Which can only mean I’m weighing in with my own list.

In case you missed it, folks have been listing the ten books that either influenced them, they liked the most, or are best in their category (like Dr. Sanders’ theology list).

Problems of determining ‘influence’ aside, then, here’s my list of ten books (plus two!) that left a sizable impression on me and my thinking:

Phillipians. I’ve said this recently, but Paul’s brief letter to the church at Phillipi is a masterful and intricate examination of joy, our eschatological hope in the face of suffering, and the transformation that the life, death, and resurrection of Jesus begets.  And for several years, it has functioned as a type of ‘home base’ for me, the book that I return to when I begin to forget the shape the Gospel should take in my life.

Orthodoxy. Is it a surprise, given that I write at a blog named for it?  It’s not Chesterton’s finest book (that’s The Everlasting Man, if you’re wondering), but it’s a close runner-up.  I first encountered this in a particularly rough patch, and it invigorated my sense of awe and wonder at existence and the Christian faith.

Till We Have Faces. It’s Lewis’ last novel, and his best.  And I couldn’t get through it the first three times I tried.  But my fourth time through, I was stunned at its depth.  I have since returned to it every year, and like any great work it has gotten better with each re-read.

Confessions. Probably the most quoted of the Church fathers (“Our hearts are restless…”), I’m never actually sure whether anyone has read it.  While it’s fashionable to loathe Augustine for all sorts of things these days, few thinkers have shaped my thinking about the world as much as his.   His reflections helped me deepen the process of confession in my own life, a confession that takes the dual nature of acknowledging sin and bestowing praise.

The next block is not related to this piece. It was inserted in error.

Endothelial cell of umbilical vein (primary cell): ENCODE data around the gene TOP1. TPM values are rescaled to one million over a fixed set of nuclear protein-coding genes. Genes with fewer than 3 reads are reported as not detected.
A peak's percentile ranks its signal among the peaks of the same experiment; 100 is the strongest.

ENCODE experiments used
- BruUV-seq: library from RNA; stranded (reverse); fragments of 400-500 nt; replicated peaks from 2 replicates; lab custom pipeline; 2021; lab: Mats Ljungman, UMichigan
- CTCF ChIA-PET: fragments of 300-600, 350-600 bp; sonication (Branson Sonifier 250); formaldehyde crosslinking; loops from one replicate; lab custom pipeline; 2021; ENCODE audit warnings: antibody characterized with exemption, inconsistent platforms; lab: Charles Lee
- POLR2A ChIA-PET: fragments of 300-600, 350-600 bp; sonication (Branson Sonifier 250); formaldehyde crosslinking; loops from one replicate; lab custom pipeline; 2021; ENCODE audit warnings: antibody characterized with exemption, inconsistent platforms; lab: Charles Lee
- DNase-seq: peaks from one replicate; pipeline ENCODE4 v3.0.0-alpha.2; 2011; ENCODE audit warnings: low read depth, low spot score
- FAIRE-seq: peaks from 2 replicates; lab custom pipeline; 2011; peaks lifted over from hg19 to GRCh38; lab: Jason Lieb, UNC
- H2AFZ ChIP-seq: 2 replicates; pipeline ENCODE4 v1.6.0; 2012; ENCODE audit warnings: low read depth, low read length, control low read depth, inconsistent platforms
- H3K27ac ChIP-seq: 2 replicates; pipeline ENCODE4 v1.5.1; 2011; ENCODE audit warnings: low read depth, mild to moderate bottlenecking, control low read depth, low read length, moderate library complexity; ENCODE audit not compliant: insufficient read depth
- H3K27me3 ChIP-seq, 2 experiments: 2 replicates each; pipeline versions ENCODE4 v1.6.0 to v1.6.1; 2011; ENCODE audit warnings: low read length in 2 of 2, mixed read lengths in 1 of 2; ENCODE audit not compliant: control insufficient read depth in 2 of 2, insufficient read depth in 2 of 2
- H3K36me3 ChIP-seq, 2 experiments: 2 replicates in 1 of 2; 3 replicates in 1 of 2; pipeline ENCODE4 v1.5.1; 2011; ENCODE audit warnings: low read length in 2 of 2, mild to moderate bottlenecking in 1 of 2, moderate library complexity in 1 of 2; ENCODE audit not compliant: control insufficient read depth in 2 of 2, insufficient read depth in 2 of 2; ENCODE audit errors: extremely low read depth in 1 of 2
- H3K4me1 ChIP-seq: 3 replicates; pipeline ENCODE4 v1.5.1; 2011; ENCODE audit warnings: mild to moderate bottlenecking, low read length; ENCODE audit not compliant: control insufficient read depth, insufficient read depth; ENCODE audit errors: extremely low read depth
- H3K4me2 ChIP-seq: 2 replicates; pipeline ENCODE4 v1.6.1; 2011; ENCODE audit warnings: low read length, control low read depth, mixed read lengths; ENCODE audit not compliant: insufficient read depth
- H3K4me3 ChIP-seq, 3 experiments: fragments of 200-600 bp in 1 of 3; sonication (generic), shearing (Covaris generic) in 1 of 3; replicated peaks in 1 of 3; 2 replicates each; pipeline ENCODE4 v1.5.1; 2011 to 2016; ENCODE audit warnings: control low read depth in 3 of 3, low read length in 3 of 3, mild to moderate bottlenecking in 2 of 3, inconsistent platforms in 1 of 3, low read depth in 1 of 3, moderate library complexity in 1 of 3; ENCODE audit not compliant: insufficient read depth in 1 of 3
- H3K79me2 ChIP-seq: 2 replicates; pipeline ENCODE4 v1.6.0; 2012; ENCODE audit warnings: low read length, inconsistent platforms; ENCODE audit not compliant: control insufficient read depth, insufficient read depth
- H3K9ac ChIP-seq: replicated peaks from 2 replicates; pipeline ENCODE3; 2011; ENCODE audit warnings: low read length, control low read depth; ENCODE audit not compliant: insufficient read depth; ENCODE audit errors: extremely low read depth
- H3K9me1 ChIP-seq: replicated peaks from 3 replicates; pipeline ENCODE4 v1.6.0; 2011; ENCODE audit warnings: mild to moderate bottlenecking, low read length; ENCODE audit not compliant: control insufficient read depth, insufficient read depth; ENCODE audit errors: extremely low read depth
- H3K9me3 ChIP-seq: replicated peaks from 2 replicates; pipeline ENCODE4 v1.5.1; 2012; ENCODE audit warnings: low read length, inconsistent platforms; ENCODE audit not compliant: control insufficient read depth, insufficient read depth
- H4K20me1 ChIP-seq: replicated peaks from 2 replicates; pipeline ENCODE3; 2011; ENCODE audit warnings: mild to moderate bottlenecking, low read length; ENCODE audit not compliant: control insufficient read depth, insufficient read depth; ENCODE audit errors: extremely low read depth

Symposium.  Of all the dialogs, I find this one the most intriguing–and the most rewarding.  Discussions about it my senior year dramatically altered and clarified my views on sexuality, beauty, and their relationship to the city.

On the Incarnation. Why did God become man?  Until reading Athanasius, I realized that I had never really wrestled with the question.  And after completing his most famous work, I became entranced by the fact of the Incarnation and its central role within the Christian faith.  It’s an entrancement that I hope never wanes.

Spirit of the Disciplines. This is the book that launched me on the trajectory that I’m still riding:  attempting to understand the role of the body within the Christian life.  Willard’s theology has come under scrutiny in recent years for his inclinations toward universalism, but there’s nothing heterodox here.  If anything, his exegesis of Paul’s understanding of the body remains the most insightful and faithful readings I have yet encountered.

A Hero of our Time. The only book I have ever thrown across the room.  Lermontov’s little gem is a reaction against the fragmentation of modernity and a call to action.  He also launched a genre within Russian literature, the ‘superfluous man,’ that informs later works like…

The Brother’s Karamazov. If I had to choose between Dostoevsky and Tolstoy, the former wins my vote.  The Brother’s K. remains my single favorite piece of fiction in the world.